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Boylan, lawyers huddle in N.Y. in bid for NFL agreement

Judge Arthur Boylan arrives for the NFL labor talks. Judge Arthur Boylan arrives for the NFL labor talks. (Seth Wenig/Associated Press)
By Greg A. Bedard
Globe Staff / July 19, 2011

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The National Football League yesterday continued to inch toward a resumption of operations.

Lawyers from the NFL and NFL Players Association met with Magistrate Judge Arthur Boylan in New York to work through the remaining details in a new collective bargaining agreement.

An agreement on the terms of settlement for the antitrust case, Brady v. NFL, could happen today or tomorrow morning. That would set the stage for the NFLPA to give its blessing of the new deal, followed by league owners.

The NFLPA began welcoming its 11-man executive committee to its headquarters in Washington, D.C., yesterday. They will study and debate the terms of the CBA today, and it could be spirited.

Tomorrow, each team’s player representatives to the NFLPA will be included in the discussion. They will help speed up the process of re-forming the NFLPA as a union, which is needed for the agreement to proceed.

The executive committee also will provide a recommendation for the 10 named plaintiffs in the Brady case, including Patriots quarterback Tom Brady and guard Logan Mankins.

How the settlement applies to Mankins, along with Chargers receiver Vincent Jackson, will bear watching and has the potential to hold things up into next week.

Both have played six years and have yet to be free agents. After being restricted free agents when the rules changed in the 2010 uncapped year, Mankins and Jackson were tagged as franchise players before the lockout. Another team could sign them only if it were willing to surrender two first-round picks.

Both players could demand that the franchise tag be immediately removed, or settle for some other form of compensation. That could include additional money or possibly an agreement under which they never could be tagged by their teams again.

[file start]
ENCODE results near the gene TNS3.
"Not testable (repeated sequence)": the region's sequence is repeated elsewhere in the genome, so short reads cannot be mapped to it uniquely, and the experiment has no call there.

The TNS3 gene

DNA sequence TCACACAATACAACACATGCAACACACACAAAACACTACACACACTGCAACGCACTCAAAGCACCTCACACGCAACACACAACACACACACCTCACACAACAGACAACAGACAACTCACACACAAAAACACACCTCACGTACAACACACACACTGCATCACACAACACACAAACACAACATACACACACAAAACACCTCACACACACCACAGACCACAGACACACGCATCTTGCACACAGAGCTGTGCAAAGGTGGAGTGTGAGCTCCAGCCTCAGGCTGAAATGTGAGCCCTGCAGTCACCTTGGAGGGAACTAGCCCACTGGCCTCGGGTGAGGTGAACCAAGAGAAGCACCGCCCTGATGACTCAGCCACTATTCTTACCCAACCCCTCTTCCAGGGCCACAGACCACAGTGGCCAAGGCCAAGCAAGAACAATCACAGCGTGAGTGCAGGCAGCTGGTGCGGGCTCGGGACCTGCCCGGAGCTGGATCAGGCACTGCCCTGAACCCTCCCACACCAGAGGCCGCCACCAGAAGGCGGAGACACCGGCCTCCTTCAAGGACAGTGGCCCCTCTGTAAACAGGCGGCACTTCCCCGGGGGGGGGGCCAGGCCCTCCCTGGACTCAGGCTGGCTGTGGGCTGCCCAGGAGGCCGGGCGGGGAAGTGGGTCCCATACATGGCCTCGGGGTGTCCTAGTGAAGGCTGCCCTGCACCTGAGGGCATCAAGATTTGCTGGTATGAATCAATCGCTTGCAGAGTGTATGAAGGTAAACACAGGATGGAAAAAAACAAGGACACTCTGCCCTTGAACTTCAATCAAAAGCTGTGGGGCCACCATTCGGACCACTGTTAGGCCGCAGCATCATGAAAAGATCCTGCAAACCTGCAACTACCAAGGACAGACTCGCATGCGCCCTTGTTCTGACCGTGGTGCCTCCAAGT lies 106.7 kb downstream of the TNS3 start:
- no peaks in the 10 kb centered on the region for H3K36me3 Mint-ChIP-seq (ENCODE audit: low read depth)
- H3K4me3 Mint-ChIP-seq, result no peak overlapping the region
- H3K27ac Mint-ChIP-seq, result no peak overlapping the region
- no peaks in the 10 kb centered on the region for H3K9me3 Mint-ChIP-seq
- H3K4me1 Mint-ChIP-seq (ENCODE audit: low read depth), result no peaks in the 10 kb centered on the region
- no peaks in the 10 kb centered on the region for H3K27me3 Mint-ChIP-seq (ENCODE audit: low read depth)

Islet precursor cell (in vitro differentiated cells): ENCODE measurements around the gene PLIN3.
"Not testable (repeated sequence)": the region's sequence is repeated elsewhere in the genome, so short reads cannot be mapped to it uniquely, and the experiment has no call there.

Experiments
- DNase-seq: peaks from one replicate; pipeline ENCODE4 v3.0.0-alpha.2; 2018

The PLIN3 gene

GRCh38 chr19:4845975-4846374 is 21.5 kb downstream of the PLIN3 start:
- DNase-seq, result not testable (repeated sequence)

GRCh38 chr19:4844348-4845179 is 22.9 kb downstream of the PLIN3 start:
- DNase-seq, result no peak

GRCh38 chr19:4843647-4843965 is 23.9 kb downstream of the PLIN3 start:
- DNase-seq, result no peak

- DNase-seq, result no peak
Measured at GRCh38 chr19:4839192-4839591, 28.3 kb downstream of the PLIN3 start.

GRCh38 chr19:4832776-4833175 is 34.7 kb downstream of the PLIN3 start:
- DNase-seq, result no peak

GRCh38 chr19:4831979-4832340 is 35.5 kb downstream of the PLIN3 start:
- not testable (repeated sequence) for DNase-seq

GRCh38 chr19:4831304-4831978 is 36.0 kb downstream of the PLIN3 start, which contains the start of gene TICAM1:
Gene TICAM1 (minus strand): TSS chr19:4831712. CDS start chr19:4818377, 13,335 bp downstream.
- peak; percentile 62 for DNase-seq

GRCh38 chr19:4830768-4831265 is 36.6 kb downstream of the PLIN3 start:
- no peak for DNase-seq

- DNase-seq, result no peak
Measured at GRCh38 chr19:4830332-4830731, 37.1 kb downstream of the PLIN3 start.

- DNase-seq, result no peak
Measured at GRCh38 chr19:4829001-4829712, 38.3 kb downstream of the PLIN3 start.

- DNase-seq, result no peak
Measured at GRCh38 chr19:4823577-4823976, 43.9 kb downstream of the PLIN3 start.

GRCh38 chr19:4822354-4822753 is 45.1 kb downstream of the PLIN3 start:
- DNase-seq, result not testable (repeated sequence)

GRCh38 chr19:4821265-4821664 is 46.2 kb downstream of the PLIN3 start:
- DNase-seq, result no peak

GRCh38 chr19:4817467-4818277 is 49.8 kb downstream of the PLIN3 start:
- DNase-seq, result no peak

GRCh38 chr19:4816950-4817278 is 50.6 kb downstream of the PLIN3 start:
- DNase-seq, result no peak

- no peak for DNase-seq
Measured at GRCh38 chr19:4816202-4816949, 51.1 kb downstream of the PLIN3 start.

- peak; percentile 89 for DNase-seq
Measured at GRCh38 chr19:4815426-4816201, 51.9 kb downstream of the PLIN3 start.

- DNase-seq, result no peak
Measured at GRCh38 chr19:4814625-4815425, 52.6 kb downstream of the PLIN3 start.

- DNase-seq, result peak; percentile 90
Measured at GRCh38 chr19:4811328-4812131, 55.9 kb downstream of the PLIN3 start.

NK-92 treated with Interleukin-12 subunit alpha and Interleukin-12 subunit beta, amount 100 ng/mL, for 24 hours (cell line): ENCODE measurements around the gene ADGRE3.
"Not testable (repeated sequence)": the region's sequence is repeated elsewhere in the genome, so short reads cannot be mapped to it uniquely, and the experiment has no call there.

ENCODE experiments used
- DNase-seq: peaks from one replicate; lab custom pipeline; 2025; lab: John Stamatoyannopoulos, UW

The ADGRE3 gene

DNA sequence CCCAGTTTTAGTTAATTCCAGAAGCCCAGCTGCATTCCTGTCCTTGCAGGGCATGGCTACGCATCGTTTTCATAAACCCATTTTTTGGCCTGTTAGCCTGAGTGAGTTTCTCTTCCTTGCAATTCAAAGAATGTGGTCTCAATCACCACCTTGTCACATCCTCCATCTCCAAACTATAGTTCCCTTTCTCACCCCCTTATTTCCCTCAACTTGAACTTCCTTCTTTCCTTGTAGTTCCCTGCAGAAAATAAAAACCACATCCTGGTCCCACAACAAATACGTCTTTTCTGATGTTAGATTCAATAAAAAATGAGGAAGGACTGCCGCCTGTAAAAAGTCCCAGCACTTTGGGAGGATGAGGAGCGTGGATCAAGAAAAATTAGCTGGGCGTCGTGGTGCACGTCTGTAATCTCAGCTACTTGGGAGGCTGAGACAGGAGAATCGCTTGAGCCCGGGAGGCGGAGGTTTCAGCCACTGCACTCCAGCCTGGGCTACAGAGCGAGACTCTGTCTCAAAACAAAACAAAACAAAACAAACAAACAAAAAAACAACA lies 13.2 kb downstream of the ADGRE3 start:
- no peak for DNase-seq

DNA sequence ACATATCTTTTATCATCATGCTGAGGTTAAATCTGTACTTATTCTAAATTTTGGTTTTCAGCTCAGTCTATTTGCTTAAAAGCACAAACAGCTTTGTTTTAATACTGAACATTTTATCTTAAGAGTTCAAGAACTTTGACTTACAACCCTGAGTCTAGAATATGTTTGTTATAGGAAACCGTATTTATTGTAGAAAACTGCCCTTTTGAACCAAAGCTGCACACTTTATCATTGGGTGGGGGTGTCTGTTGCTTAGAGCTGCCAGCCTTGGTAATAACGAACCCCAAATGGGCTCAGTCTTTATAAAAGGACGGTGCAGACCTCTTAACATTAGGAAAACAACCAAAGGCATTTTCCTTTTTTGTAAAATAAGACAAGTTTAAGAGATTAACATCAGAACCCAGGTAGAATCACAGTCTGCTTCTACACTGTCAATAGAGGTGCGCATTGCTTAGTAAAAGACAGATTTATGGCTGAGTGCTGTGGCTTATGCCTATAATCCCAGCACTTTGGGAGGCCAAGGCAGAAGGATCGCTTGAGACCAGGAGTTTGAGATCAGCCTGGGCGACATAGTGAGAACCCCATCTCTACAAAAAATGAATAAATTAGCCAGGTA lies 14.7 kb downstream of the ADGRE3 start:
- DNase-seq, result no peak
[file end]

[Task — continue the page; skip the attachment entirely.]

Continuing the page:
The Patriots, who have been deeply involved in the labor talks because of owner Robert Kraft’s constant presence, likely would be vehemently opposed to letting Mankins, their All-Pro left guard, become an unrestricted free agent.

Once the NFLPA gets everything in place and re-forms as a union, only a majority of players need to vote for the CBA for it to be approved.

The owners will meet in Atlanta Thursday, and 24 of the 32 teams need to approve the CBA for it to pass.

In anticipation of a new deal, the league sent a memo to all teams yesterday informing them that the rules of the new CBA will be explained in a seminar that will start 90 minutes after it is ratified, a league source said. The meeting, which will include up to four members of a team’s personnel staff, will conclude Friday.

The timeline for the resumption of league operations is still unknown, and is contingent on a new CBA and the global settlement of all outstanding legal matters between the NFL and NFLPA.

A league source said the tentative date for the start of free agency is July 28. A three-day window in which teams can re-sign their own free agents - and likely undrafted free agents and draft picks - would start this Monday.

The NFL and the players agreed to increase benefits to retired players by nearly $1 billion over the 10 years of the proposed CBA, ESPN.com reported. That would include $620 million for a “legacy fund’’ to help retired players deal with injuries and other hardships.

In a procedural move, the Brady plaintiffs filed for a summary judgment in their case without further evidence being introduced. The deadline was yesterday, and the request would be withdrawn when a settlement is reached.

Yesterday was the 128th day of the lockout.

Greg A. Bedard can be reached at gbedard@globe.com. Follow him on Twitter @greg_a_bedard.

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